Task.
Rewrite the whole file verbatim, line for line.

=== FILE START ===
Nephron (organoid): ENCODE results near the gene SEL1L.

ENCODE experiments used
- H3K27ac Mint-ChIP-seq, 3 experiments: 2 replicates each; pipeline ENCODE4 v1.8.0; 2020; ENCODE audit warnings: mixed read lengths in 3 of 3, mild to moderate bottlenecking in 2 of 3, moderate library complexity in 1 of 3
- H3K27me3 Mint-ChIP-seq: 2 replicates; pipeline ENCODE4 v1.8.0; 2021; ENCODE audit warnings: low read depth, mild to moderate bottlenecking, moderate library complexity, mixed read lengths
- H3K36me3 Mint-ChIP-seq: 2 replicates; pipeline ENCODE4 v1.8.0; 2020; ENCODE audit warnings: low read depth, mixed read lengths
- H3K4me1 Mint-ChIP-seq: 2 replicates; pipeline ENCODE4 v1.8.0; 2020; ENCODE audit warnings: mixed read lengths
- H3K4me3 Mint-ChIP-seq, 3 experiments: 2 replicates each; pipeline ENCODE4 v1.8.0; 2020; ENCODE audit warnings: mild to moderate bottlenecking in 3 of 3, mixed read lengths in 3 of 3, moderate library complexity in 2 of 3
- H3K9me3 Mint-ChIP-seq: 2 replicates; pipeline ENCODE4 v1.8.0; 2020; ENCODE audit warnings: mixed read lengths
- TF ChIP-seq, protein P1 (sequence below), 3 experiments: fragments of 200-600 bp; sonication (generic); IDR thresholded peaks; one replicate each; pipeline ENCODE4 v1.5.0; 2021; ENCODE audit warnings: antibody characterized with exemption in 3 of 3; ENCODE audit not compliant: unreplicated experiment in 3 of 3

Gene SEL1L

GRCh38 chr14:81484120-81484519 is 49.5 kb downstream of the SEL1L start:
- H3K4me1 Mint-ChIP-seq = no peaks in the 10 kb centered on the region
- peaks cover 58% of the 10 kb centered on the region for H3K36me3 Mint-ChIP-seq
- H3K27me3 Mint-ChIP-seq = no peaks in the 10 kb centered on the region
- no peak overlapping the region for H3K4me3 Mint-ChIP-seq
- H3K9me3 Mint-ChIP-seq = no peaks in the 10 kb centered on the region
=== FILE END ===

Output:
Nephron (organoid): ENCODE results near the gene SEL1L.

ENCODE experiments used
- H3K27ac Mint-ChIP-seq, 3 experiments: 2 replicates each; pipeline ENCODE4 v1.8.0; 2020; ENCODE audit warnings: mixed read lengths in 3 of 3, mild to moderate bottlenecking in 2 of 3, moderate library complexity in 1 of 3
- H3K27me3 Mint-ChIP-seq: 2 replicates; pipeline ENCODE4 v1.8.0; 2021; ENCODE audit warnings: low read depth, mild to moderate bottlenecking, moderate library complexity, mixed read lengths
- H3K36me3 Mint-ChIP-seq: 2 replicates; pipeline ENCODE4 v1.8.0; 2020; ENCODE audit warnings: low read depth, mixed read lengths
- H3K4me1 Mint-ChIP-seq: 2 replicates; pipeline ENCODE4 v1.8.0; 2020; ENCODE audit warnings: mixed read lengths
- H3K4me3 Mint-ChIP-seq, 3 experiments: 2 replicates each; pipeline ENCODE4 v1.8.0; 2020; ENCODE audit warnings: mild to moderate bottlenecking in 3 of 3, mixed read lengths in 3 of 3, moderate library complexity in 2 of 3
- H3K9me3 Mint-ChIP-seq: 2 replicates; pipeline ENCODE4 v1.8.0; 2020; ENCODE audit warnings: mixed read lengths
- TF ChIP-seq, protein P1 (sequence below), 3 experiments: fragments of 200-600 bp; sonication (generic); IDR thresholded peaks; one replicate each; pipeline ENCODE4 v1.5.0; 2021; ENCODE audit warnings: antibody characterized with exemption in 3 of 3; ENCODE audit not compliant: unreplicated experiment in 3 of 3

Gene SEL1L

GRCh38 chr14:81484120-81484519 is 49.5 kb downstream of the SEL1L start:
- H3K4me1 Mint-ChIP-seq = no peaks in the 10 kb centered on the region
- peaks cover 58% of the 10 kb centered on the region for H3K36me3 Mint-ChIP-seq
- H3K27me3 Mint-ChIP-seq = no peaks in the 10 kb centered on the region
- no peak overlapping the region for H3K4me3 Mint-ChIP-seq
- H3K9me3 Mint-ChIP-seq = no peaks in the 10 kb centered on the region